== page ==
Additionally, I assumed the responsibility of basic storyboarding. After meeting and discussing what we all thought was the best course of action for about an hour, I presented to the entire room what our thoughts and strategies were. Because of this, I became the recognized leader and point person for the ride coordination group.
From about 10 p.m. Tuesday until about 4 a.m. Wednesday, I was coordinating with the other groups, seeing what we could share so that no one was duplicating any work, ensuring our vision of the overall layout of the site was consistent with everyone else’s, giving people work to do, and ensuring all facets of our section of the site was being planned and worked on.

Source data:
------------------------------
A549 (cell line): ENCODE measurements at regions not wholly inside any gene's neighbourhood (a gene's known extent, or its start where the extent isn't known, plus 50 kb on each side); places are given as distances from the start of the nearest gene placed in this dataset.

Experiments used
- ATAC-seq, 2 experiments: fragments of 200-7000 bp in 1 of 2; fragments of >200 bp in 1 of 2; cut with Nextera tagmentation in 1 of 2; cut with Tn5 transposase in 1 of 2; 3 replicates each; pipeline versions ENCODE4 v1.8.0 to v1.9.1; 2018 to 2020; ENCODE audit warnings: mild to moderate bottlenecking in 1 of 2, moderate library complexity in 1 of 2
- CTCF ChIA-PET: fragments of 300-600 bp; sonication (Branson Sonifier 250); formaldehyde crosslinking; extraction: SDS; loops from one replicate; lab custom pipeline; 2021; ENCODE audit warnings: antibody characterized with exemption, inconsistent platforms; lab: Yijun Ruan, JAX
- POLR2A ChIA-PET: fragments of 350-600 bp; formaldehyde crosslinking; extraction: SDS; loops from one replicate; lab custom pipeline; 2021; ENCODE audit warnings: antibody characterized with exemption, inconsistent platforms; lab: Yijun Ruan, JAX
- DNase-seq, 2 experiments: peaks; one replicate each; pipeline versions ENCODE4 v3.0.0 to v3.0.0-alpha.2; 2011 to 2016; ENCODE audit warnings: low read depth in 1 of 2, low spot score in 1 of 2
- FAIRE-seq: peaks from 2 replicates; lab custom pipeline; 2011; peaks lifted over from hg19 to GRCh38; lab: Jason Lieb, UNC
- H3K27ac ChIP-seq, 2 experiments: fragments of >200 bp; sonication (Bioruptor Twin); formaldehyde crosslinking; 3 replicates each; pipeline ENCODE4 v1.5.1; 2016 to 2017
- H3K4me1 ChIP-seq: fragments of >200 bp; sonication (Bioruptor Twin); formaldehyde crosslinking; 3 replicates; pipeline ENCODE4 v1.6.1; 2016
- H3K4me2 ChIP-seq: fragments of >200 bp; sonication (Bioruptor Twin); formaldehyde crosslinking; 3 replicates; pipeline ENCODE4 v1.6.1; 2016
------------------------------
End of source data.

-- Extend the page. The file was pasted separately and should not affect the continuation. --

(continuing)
At around 3 a.m. or so, we were down to about a dozen people. At this point, everyone had something to do and was doing it. The real leaders of the conference, headed by a guy from Acquia named Bryan Hirsch, were working on Drupal VOIP integration. I was the only person in the ride coordination group who was not actually coding at that time, so I was finally able to stop running around and coordinating things and actually start writing code.
I worked with Bryan and Leo (the VOIP module developer!) to get some loose specifications for what the VOIP integration needed with respect to the ride module. I wrote the prototype code for the ride module integration with the VOIP module abstraction layer (which is what Bryan and Leo were working on), and finalized and tested it with the ride group’s main module developer, Carson Black.